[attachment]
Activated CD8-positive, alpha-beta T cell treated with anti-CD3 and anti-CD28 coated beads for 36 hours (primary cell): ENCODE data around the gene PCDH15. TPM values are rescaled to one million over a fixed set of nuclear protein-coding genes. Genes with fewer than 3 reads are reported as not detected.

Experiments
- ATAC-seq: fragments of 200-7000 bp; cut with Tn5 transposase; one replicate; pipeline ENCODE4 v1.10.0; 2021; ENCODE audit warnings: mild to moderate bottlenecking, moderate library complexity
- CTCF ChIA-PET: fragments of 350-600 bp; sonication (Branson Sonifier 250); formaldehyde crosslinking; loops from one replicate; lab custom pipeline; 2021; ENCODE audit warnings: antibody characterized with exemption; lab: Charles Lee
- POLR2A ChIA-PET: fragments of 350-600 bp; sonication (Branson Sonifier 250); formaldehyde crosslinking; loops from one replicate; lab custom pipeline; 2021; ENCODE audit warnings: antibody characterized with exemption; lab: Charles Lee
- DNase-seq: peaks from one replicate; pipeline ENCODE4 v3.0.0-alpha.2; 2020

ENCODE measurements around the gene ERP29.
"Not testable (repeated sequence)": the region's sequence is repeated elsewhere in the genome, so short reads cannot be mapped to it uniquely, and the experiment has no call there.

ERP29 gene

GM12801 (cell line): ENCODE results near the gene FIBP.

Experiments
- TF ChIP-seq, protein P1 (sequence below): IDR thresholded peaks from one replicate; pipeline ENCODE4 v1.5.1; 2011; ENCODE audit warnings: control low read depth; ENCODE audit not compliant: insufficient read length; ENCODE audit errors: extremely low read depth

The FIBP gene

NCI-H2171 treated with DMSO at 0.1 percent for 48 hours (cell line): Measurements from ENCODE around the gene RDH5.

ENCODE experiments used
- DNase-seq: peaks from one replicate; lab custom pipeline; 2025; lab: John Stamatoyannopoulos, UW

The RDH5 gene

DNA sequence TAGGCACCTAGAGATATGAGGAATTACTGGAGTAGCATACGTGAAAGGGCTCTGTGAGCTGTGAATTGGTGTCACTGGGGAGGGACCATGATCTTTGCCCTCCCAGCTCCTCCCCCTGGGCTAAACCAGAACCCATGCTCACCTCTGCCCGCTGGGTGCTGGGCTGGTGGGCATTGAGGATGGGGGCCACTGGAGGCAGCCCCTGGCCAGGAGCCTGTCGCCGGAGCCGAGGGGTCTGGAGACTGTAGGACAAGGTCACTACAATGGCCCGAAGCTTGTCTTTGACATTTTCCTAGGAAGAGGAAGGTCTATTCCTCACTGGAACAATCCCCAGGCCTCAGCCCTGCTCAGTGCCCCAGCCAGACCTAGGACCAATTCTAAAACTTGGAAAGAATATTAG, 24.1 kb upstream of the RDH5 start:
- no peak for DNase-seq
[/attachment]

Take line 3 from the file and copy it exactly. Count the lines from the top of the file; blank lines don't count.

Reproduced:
- ATAC-seq: fragments of 200-7000 bp; cut with Tn5 transposase; one replicate; pipeline ENCODE4 v1.10.0; 2021; ENCODE audit warnings: mild to moderate bottlenecking, moderate library complexity